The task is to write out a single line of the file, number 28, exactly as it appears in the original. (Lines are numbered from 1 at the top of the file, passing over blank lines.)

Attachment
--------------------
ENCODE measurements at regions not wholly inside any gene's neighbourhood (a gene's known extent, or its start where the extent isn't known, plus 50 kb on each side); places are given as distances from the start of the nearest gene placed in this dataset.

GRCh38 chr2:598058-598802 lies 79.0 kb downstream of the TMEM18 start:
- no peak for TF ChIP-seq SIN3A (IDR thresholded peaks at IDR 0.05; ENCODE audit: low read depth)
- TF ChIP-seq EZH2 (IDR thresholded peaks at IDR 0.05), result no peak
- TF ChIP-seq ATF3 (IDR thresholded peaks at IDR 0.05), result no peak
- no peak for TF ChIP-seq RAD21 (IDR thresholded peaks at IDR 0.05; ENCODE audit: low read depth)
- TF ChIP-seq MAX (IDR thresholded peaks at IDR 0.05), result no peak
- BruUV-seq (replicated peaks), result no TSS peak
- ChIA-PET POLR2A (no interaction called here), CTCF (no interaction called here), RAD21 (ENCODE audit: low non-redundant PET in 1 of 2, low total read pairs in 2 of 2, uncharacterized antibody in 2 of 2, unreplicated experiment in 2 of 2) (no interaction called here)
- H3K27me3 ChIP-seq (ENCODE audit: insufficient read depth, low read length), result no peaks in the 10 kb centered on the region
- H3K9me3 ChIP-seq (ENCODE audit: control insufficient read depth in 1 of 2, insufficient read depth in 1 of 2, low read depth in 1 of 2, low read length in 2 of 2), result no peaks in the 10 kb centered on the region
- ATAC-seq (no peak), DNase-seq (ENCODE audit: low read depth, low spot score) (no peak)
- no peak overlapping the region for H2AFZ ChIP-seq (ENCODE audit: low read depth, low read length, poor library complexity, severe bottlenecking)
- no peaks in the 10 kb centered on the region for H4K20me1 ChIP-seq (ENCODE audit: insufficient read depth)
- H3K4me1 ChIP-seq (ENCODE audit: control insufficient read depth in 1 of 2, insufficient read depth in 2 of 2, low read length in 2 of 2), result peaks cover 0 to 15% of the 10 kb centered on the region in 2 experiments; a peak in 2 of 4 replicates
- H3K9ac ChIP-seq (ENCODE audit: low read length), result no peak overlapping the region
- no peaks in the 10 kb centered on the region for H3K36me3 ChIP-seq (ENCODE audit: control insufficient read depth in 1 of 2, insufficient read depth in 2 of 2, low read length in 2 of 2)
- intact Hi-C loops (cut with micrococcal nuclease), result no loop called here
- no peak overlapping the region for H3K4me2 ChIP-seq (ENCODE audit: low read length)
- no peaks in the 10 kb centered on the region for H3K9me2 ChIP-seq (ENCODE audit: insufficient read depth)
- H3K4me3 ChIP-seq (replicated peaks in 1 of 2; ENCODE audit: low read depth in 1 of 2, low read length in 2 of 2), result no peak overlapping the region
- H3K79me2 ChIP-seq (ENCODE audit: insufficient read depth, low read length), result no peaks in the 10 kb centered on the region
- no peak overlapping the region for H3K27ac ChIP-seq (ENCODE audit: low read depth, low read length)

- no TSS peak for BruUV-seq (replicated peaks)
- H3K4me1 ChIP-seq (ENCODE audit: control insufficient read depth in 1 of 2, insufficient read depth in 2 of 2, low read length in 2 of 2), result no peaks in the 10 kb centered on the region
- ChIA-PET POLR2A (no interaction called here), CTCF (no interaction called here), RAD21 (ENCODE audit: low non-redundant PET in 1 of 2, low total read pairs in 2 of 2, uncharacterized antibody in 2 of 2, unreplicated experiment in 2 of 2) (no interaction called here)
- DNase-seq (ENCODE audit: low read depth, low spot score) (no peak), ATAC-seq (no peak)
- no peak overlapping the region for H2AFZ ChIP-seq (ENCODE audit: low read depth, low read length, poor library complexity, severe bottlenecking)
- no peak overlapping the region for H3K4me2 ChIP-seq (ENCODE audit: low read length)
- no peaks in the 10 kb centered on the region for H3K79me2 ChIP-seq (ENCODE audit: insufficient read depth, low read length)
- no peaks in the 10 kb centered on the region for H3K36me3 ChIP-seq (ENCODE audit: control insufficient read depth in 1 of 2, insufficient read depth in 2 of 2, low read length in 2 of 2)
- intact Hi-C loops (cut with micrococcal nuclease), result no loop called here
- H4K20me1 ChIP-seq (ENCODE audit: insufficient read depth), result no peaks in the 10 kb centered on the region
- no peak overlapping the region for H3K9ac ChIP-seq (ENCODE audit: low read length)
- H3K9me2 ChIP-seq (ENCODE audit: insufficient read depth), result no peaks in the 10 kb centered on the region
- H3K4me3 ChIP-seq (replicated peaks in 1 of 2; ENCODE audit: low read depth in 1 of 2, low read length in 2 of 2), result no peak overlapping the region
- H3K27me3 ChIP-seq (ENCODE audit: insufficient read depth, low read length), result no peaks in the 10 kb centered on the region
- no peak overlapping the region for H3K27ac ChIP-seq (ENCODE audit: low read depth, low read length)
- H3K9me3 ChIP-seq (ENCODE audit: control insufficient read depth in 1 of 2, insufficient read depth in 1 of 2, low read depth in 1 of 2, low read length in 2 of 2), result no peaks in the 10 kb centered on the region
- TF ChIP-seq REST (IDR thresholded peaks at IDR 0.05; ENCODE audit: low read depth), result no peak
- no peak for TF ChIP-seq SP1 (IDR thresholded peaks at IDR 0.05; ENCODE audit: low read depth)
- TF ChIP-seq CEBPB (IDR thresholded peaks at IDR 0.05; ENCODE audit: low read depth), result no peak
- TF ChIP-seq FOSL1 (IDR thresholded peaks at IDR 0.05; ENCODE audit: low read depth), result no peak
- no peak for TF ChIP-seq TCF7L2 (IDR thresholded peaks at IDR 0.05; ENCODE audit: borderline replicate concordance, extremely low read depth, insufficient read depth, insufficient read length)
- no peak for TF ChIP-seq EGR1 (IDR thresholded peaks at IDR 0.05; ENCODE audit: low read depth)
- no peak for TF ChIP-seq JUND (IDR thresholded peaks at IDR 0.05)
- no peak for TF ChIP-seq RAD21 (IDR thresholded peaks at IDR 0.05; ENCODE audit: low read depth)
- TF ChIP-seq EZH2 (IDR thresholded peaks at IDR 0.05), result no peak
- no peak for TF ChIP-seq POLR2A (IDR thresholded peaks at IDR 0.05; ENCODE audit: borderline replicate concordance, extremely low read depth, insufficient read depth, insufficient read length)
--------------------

- no peak overlapping the region for H2AFZ ChIP-seq (ENCODE audit: low read depth, low read length, poor library complexity, severe bottlenecking)